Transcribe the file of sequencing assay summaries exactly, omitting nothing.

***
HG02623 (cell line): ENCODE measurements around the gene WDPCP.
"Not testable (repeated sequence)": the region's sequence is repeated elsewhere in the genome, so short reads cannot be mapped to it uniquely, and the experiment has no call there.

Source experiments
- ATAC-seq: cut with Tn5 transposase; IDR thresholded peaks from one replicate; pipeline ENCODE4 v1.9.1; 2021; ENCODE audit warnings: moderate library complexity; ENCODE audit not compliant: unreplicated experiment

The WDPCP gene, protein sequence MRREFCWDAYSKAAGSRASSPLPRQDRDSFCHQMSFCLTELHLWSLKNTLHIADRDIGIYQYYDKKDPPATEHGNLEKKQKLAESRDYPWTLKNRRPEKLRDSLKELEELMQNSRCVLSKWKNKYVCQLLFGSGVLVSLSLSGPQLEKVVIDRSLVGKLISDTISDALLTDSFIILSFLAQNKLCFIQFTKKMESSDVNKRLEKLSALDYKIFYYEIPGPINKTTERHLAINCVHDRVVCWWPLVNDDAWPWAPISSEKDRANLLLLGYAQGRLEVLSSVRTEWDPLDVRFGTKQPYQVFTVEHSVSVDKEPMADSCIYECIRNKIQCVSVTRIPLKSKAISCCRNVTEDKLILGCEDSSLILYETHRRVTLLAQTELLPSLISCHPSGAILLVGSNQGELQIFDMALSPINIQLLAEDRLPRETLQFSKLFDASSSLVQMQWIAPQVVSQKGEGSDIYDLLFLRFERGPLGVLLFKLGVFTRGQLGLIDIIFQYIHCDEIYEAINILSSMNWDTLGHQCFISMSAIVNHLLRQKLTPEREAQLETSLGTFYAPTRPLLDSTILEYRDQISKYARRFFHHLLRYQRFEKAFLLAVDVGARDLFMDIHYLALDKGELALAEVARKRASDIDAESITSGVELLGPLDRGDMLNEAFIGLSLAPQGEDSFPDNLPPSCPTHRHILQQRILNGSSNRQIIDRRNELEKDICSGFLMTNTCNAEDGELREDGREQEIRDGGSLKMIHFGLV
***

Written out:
HG02623 (cell line): ENCODE measurements around the gene WDPCP.
"Not testable (repeated sequence)": the region's sequence is repeated elsewhere in the genome, so short reads cannot be mapped to it uniquely, and the experiment has no call there.

Source experiments
- ATAC-seq: cut with Tn5 transposase; IDR thresholded peaks from one replicate; pipeline ENCODE4 v1.9.1; 2021; ENCODE audit warnings: moderate library complexity; ENCODE audit not compliant: unreplicated experiment

The WDPCP gene, protein sequence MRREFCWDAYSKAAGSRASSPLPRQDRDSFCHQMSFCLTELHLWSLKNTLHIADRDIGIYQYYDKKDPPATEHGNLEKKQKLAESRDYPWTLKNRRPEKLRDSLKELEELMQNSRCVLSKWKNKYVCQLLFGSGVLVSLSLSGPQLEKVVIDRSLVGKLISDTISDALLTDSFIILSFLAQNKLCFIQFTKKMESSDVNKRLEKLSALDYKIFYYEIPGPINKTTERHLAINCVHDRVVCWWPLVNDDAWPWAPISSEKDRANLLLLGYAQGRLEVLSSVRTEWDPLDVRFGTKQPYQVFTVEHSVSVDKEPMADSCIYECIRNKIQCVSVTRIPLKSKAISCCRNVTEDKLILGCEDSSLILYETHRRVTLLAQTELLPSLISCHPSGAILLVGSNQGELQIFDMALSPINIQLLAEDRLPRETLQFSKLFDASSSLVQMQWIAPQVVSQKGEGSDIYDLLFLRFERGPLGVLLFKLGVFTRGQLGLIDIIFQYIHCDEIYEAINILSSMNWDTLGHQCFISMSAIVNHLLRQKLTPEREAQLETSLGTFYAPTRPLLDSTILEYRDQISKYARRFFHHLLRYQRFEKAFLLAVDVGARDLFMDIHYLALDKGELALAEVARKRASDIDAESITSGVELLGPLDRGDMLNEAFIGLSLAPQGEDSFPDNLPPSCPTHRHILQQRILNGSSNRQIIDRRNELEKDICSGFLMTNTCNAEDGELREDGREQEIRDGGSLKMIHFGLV